Transcript of Gold, God, Glory: Reasons for Exploration
Gold, God, Glory:
Reasons for Exploration
Rumors of gold made explorers believe they could get rich quickly. They believed the pay off would be huge. If an explorer found new land, he was paid in gold and riches by the King and Queen of his country.
Glory was to be found in the adventure and in the land they might claim, making them rich lords and not poor sailors. They longed for "celebrity statues" and to have new places named after themselves.
Make A Theory!
Who explored for what reason?
Some went believing that they must bring their Christian beliefs to the people of the New World. They thought God would reward them for spreading their faith.
Who knows what it means to
He wanted to bring
back riches for the
King and Queen of
He searched for the
passage to the Pacific
Ocean because he wanted to be the first to circumnavigate the world.
Hudson was hired to find the Northwest Passage to Asia.
Mapped and named new land. He wanted to be remembered for his discoveries.
Wanted to spread Catholicism and
save the "savage souls" in the Americas.
Someone who travels through unknown places to make discoveries and investigations
Gold, God, Glory:
A phrase giving the reasons why the early European Explorers went to the New World.
Why would they risk starvation, drowning, disease, and death?
In the 1400's, European Countries were competing for Natural Resources.
Gold, Silk, and Spices were all very valuable and mostly found in Asia
Transportation across land routes was very costly, as everyone wanted a payoff.
soon discovered that it was more cost effective to sail to Asia for the goods, this is when they began looking for a sea route to Asia.
was a big part of Glory.
Creating colonies in the New World added to a country's territory, meaning more natural resources and wealth. These colonies opened new markets.
In short, more colonies = more glory.
Countries taking over a group of people is called
Big Picture Question:
What factor (Gold, God, or Glory) do you believe was the biggest motivation factor for exploration? Why?
The Spanish that explored and conquered parts of the New World had three basic ideas that motivated them--Gold, Glory, and God.
Upon his return from the New World, Columbus reported to the Spanish crown that he saw much potential for riches in the newly discovered territory. The natives that met Columbus and his party traded bits of gold to them for parts of Columbus's ships and other items of interest. In addition, the native chieftain reportedly gave Columbus a ceremonial mask inset with gold. Columbus also reported seeing gold in the rivers. He also told the Spanish that he believed there would be mines rich with gold and other metals. Columbus and the Spanish were extremely interested in wealth. That's what inspired his voyage in the first place!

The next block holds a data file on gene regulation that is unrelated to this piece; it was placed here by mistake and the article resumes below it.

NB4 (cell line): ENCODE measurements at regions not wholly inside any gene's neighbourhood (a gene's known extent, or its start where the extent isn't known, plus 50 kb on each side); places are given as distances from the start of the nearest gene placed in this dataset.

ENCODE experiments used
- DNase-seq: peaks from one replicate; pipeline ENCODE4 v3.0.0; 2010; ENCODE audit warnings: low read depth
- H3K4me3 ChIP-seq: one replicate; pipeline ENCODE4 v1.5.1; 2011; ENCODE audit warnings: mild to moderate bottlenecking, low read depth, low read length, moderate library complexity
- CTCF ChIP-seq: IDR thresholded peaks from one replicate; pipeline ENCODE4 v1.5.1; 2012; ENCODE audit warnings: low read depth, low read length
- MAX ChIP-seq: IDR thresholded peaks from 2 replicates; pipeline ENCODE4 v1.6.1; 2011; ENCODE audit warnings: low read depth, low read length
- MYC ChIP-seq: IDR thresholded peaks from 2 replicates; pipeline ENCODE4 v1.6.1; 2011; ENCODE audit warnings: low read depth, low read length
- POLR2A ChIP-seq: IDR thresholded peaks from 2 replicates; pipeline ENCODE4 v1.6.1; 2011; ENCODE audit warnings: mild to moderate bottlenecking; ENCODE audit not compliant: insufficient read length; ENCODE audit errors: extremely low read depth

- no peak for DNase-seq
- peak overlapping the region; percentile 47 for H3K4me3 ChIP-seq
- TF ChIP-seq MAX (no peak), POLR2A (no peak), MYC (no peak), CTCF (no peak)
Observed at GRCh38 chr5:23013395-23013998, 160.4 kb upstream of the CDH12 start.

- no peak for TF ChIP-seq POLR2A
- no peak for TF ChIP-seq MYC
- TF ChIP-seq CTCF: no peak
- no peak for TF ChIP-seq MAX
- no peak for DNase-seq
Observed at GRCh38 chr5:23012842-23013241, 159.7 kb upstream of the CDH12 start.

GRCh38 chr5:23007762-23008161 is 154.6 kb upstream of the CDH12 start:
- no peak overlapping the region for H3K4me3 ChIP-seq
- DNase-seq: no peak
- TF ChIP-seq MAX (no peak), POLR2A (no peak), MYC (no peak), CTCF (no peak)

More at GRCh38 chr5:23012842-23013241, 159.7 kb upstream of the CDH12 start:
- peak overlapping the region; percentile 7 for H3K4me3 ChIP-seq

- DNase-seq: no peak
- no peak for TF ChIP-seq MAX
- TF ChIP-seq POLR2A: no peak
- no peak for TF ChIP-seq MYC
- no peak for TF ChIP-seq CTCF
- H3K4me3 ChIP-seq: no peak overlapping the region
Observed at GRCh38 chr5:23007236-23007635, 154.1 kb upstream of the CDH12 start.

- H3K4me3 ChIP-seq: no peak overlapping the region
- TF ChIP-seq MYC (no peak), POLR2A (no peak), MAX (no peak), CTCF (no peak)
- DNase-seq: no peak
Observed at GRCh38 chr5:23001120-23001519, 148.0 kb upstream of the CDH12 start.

While there were no mines on Hispaniola, as more explorers and conquistadors surveyed parts of the New World, they kept hearing of a rich empire that existed in the west (in Mexico.) The search for gold became an obsession with the Spanish. England, France and other European Nations were in search of riches too, but they tended to focus more on getting rich by way of trade.
Keep in mind that Western Europe was still at the tail end of the Middle Ages and feudalism. Europe had been at war, off and on, for centuries. This, along with the Reconquista of Spain from the Moors, had fostered a culture that glorified the military and its leaders. Men who won battles or performed other great deeds were often rewarded by titles of nobility, land, money, and laborers. Since there was little land to be had in Europe, the discovery of huge amounts of land in the New World became a big motivator for individuals to seek personal glory there.
In January of 1492, Spain had finally finished driving the Moors out of the Iberian Peninsula. The end of this war helped feed religious fervor among the Spanish. In addition, the Papal decree of 1493 gave Spain the authority and duty of converting any and all natives in the New World to Christianity.
This trio of motivating factors, Gold, Glory, and God, along with superior technology and disease, would prove to be the fuel that propelled the Spanish to conquer most of South America, parts of the Southwestern United States, and all of Mexico and Central America. The legacy of Spanish culture and the tragedy of the extermination of the indigenous peoples of these areas would change the course of the world forever.
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